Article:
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August 2007, Volume 57, Issue 8

Original Article

Comparison of holmium: Yag laserand pneumatic lithoclast in percutaneous nephrolithotomy

Hammad Afzal Malik  ( Sindh Institute of Urology and Transplantation, Civil Hospital, Karachi. )
Salman Ahmed Tipu  ( Sindh Institute of Urology and Transplantation, Civil Hospital, Karachi. )
Nazim Mohayuddin  ( Sindh Institute of Urology and Transplantation, Civil Hospital, Karachi. )
Gauhar Sultan  ( Sindh Institute of Urology and Transplantation, Civil Hospital, Karachi. )
Manzoor Hussain  ( Sindh Institute of Urology and Transplantation, Civil Hospital, Karachi. )
Altaf Hashmi  ( Sindh Institute of Urology and Transplantation, Civil Hospital, Karachi. )
Syed Ali Anwar Naqvi  ( Sindh Institute of Urology and Transplantation, Civil Hospital, Karachi. )
Syed Adibul Hasan Rizvi  ( Sindh Institute of Urology and Transplantation, Civil Hospital, Karachi. )

Abstract

Objective: To compare holmium Yag laser with lithoclast in patients with renal stones undergoing percutaneous nephrolithotomy (PCNL).Methods: A comparative cross sectional study was performed on 60 patients undergoing PCNL. Patients with a 2.5 cm stone in renal pelvis, having preoperative negative urine culture, no coagulopathy and fit for general anaesthesia were included, pregnant females were excluded. They were randomly divided into 2 groups of 30 cases each depending on the energy source used. Group A included cases of PCNL subjected to laser treatment and group B had patients undergoing PCNL with pneumatic lithoclast. For each group duration of procedure, any per operative or postoperative complication, residual stone, duration of hospital stay and cost of each procedure were recorded.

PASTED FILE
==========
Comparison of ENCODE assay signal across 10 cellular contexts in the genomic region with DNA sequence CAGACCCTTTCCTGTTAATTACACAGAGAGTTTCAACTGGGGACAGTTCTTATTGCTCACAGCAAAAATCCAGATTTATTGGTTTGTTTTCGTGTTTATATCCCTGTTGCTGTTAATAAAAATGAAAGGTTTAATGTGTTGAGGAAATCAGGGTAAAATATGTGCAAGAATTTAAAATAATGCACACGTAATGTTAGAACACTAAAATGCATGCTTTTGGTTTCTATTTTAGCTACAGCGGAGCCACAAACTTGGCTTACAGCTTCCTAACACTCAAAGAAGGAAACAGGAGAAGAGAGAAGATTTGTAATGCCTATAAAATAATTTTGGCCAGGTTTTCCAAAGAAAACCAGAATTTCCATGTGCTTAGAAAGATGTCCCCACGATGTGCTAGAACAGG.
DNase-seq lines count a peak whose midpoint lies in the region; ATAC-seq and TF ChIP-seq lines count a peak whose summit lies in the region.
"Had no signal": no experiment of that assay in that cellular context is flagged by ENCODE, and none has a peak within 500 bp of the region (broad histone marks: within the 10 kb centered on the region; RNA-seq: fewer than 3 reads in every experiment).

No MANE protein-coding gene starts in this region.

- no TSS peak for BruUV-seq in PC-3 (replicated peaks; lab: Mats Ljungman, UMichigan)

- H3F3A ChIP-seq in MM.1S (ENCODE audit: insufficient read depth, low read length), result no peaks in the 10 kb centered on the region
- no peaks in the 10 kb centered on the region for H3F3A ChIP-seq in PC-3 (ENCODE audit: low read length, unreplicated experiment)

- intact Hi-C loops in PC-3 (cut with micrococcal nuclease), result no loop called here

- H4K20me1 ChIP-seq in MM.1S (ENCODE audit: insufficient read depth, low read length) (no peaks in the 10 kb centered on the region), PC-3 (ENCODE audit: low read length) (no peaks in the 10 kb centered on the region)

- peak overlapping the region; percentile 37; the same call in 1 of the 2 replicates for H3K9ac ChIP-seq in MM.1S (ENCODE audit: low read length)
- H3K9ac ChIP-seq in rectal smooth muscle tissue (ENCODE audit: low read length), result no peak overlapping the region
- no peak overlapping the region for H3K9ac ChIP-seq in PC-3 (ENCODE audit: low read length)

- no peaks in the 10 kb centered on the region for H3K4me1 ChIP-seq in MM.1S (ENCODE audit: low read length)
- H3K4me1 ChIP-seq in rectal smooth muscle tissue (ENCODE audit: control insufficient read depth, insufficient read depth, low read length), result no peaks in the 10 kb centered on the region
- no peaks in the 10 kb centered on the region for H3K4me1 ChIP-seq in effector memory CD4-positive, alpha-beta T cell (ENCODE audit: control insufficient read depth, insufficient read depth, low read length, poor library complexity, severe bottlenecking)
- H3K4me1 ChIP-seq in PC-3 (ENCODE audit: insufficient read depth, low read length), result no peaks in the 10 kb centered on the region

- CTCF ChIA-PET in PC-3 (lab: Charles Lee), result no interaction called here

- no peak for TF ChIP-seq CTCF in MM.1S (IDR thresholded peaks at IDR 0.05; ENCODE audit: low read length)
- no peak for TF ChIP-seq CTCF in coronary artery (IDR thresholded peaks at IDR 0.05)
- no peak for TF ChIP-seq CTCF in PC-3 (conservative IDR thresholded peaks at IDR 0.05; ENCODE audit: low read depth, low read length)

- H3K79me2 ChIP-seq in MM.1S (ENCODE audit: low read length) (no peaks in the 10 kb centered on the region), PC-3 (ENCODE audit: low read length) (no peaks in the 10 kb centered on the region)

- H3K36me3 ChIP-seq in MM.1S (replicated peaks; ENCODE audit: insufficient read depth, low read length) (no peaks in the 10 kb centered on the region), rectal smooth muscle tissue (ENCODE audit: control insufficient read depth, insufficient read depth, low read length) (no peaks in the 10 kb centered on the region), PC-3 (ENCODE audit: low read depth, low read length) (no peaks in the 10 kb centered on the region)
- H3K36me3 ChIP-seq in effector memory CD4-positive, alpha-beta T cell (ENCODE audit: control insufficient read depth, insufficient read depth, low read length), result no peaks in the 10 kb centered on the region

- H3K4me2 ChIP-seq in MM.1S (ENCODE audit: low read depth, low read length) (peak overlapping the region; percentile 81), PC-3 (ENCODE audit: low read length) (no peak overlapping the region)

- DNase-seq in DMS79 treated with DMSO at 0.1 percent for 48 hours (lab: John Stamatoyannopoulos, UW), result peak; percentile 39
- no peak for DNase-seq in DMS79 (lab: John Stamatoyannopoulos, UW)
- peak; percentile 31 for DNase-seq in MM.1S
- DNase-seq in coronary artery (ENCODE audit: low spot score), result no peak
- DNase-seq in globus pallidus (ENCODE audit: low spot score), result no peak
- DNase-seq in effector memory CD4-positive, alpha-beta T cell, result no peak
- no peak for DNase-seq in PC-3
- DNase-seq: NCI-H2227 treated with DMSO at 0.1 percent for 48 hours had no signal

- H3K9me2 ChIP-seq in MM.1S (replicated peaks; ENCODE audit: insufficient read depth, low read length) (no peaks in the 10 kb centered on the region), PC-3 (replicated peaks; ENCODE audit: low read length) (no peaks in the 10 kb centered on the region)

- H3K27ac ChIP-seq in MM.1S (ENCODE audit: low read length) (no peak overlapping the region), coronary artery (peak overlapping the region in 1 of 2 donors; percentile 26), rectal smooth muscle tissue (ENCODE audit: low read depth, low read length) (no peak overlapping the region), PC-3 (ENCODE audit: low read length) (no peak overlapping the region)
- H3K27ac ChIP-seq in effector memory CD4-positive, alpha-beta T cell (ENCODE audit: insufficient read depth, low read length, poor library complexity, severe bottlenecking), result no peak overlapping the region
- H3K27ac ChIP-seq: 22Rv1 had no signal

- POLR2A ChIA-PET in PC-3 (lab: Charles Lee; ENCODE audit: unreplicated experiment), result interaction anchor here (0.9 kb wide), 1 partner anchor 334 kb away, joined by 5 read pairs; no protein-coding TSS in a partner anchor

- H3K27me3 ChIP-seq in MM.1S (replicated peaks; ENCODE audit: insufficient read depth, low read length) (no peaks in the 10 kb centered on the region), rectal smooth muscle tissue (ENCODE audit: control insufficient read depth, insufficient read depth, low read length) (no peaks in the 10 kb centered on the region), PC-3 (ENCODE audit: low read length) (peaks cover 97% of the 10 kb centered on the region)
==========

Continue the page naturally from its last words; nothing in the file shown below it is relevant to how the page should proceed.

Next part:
Results: The average operative time was 125.7± 31.1 minutes in group A and 98.5± 18.7 minutes in group B (P=0.0001). The overall complication rate was similar in both groups being 13.3% in group A and 23.3% in group B. Residual stone was observed in 17% cases in group A and 13% cases in group B (P= 0.5). The mean postoperative hospital stay was 3.17 ± 1.6 days in group A and 4 ± 2.3 days in group B (P=0.4). Cost analysis showed that the initial capital cost of equipment was 40,000 Euro in laser and 24000 Euro in pneumatic lithoclast. However because of reuse of fiber the per procedure cost was 60 Euro in laser and 50 Euro in lithoclast group. Conclusion: In our experience we found that Holmium: YAG laser and pneumatic lithoclast are both effective and safe lithotriptors for percutaneous stone removal. More operating time was required in laser, more complications encountered with pneumatic lithoclast and a high initial cost of laser. However with increasing experience with laser, more promising results are expected with this new technology. The cost can be compensated by using it in other procedures especially at a public sector hospital. (JPMA 57:385:2007).

Introduction